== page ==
During this era, the Cold War raged in the global psyche with President John F. Kennedy and Russian Premier Nikita Khrushchev matching wits in an international brinkmanship that dominated media headlines at the dawn of the 1960s, while McDowell toiled at special assignments for embassy duty in Beirut, Lebanon; New Delhi, India, and Katmandu, Nepal. The competition between capitalist and communist ideologies never quite reached the point of all-out warfare, the two superpowers instead preoccupying themselves with economic and technological one-upmanship, and periodic “proxy wars” in which third-party countries engaged in armed skirmishes in place of the major rivals. This “cold” dispute gradually thawed to the point of armed discord in a little-known country in Southeast Asia known as Vietnam.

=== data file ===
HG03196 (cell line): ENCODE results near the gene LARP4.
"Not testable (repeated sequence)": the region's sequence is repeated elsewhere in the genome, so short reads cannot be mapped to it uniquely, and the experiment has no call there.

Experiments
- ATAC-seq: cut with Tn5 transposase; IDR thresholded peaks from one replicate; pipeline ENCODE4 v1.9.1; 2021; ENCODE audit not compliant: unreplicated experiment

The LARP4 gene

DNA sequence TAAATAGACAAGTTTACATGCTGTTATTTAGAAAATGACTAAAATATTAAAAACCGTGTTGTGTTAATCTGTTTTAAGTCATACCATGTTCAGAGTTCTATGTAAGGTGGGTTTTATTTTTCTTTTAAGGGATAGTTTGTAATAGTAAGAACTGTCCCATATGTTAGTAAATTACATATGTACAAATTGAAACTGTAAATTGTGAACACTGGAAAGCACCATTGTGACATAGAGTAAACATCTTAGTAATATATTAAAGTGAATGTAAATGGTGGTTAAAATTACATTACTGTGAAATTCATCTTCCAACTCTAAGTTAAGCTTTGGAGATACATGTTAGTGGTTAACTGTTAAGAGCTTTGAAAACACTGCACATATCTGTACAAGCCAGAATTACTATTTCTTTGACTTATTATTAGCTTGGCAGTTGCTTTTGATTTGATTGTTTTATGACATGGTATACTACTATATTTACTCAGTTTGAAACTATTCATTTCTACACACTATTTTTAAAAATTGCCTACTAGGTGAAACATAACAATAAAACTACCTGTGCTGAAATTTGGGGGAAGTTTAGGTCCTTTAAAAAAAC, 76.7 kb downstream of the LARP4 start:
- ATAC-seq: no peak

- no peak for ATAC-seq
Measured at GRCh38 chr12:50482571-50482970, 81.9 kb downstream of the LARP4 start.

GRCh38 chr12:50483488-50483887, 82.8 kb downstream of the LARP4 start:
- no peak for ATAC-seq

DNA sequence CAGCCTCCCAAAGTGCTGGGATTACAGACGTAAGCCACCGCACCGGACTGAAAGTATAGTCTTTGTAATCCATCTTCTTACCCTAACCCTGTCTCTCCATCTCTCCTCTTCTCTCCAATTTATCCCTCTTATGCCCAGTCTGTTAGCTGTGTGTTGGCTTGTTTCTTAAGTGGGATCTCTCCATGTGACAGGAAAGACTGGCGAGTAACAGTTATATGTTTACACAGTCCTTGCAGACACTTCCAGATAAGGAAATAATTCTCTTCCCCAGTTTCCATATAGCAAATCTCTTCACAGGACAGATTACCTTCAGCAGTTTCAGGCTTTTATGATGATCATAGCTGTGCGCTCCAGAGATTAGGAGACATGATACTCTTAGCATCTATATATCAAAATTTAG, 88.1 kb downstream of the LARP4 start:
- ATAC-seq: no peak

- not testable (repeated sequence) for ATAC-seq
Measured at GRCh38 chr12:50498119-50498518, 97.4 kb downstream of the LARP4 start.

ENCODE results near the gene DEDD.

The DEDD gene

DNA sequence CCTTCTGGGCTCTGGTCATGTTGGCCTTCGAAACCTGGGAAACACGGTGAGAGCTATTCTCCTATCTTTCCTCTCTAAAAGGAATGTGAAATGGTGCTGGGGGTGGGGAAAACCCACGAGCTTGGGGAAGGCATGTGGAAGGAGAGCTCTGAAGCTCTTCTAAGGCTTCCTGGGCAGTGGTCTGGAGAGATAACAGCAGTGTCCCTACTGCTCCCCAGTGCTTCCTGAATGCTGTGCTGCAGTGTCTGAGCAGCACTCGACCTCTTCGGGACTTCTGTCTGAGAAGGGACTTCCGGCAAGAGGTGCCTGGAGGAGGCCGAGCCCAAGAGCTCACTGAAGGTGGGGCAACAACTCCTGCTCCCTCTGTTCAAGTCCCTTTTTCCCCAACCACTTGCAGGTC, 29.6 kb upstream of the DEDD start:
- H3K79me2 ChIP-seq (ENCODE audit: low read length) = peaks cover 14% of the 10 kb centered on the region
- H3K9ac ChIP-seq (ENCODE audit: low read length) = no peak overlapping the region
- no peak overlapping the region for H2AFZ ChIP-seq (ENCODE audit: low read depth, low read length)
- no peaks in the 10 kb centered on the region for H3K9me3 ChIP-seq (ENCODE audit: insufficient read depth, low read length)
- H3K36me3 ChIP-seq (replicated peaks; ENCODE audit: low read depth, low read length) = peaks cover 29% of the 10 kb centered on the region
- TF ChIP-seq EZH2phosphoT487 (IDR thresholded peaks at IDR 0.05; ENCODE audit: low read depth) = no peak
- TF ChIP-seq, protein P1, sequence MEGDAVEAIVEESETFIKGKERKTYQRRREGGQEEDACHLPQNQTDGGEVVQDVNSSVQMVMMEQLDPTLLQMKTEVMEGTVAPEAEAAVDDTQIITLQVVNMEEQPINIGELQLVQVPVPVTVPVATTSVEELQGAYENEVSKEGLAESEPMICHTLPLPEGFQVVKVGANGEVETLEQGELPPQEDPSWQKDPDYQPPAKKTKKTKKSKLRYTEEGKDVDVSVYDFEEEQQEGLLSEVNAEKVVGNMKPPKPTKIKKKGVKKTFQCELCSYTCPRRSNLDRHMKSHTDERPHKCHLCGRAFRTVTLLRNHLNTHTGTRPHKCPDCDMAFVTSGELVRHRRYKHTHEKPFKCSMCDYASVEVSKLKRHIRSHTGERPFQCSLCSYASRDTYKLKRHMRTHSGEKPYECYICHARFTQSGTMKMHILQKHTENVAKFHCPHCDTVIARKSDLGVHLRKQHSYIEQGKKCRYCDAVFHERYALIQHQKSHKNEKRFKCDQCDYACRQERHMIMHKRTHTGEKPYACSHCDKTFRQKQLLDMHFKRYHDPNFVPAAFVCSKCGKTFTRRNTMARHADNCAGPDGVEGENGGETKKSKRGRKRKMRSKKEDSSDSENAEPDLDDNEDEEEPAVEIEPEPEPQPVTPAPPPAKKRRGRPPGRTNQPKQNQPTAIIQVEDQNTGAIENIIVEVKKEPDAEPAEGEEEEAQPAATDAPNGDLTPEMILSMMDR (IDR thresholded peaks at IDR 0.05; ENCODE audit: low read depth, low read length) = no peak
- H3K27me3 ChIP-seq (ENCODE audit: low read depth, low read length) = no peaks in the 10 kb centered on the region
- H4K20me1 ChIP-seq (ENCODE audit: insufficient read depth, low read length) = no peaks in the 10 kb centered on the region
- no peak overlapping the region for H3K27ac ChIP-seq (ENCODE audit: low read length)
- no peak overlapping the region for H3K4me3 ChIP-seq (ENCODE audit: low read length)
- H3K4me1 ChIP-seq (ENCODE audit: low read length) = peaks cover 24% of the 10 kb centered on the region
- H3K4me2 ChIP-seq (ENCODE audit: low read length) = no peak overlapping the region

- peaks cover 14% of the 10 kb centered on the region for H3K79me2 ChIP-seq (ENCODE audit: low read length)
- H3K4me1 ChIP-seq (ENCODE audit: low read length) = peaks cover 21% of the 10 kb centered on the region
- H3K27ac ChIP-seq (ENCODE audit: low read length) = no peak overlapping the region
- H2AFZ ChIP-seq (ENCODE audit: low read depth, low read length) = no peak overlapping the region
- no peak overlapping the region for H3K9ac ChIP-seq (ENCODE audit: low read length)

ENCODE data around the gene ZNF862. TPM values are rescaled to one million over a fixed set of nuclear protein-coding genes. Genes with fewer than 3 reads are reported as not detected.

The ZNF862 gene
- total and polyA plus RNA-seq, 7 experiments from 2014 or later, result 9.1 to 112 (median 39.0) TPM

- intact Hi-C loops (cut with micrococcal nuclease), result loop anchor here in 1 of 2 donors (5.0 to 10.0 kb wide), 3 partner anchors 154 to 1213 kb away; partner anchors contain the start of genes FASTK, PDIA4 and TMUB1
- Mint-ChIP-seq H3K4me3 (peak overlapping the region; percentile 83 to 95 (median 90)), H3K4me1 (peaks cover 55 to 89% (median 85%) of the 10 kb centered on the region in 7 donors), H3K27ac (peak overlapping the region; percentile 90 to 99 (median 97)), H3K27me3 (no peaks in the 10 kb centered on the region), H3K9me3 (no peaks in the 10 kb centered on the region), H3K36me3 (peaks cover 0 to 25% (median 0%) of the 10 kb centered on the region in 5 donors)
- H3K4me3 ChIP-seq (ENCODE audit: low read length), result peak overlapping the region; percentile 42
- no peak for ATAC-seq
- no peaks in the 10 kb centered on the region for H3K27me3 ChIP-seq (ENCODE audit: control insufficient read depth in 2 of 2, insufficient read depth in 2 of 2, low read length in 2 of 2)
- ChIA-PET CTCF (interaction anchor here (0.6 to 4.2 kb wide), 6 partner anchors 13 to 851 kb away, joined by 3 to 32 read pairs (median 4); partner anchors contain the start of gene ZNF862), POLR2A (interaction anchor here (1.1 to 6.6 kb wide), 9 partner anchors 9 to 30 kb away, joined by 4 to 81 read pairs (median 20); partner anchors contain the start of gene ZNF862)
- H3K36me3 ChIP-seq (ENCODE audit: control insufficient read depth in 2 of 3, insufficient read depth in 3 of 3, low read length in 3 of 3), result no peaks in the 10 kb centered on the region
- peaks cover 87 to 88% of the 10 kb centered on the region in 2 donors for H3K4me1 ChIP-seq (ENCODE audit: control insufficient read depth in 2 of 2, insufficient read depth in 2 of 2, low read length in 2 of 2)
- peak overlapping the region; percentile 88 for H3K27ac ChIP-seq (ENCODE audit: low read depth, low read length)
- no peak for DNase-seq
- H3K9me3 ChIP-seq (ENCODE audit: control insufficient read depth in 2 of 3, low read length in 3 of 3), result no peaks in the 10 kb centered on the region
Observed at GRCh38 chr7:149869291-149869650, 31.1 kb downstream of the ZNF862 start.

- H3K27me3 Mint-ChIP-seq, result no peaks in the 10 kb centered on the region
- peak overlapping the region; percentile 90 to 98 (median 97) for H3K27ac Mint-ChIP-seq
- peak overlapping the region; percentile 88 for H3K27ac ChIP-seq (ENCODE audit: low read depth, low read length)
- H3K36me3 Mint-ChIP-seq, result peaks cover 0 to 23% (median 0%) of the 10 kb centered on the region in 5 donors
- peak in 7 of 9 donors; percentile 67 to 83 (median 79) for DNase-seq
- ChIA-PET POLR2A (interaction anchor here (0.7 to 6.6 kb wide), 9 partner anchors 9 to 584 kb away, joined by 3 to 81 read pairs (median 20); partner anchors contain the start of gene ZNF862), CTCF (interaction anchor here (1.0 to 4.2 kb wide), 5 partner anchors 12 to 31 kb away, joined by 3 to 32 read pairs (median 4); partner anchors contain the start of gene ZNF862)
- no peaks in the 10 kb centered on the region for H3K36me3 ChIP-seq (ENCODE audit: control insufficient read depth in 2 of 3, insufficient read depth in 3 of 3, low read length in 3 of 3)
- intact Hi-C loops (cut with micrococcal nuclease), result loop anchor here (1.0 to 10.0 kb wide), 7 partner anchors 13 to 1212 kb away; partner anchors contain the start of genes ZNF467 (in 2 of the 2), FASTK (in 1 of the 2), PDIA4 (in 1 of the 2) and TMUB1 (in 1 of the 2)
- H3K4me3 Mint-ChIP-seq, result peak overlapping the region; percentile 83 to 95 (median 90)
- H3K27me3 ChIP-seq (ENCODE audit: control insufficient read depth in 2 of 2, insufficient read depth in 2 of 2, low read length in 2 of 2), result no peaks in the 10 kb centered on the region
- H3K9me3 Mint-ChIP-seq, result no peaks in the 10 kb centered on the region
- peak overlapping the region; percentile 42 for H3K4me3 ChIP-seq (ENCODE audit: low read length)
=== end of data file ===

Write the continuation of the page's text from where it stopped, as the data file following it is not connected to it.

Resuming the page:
By the time McDowell, now a 1st Sgt., reached his duty station just south of the demilitarized zone (DMZ), the war was in full swing, and he strived to ensure the safety of his Marines and the company in his charge.

In the lexicon of the military, the 1st Sgt. is considered the paterfamilias of a company, the basic unit of the Corps, and as such is unofficially known as the “top sergeant,” “top kick,” or simply “top.” With a dearth of battle-tested leadership, McDowell regularly took to the field to ensure his unit ran smoothly, and consequently regularly placed himself in harm’s way.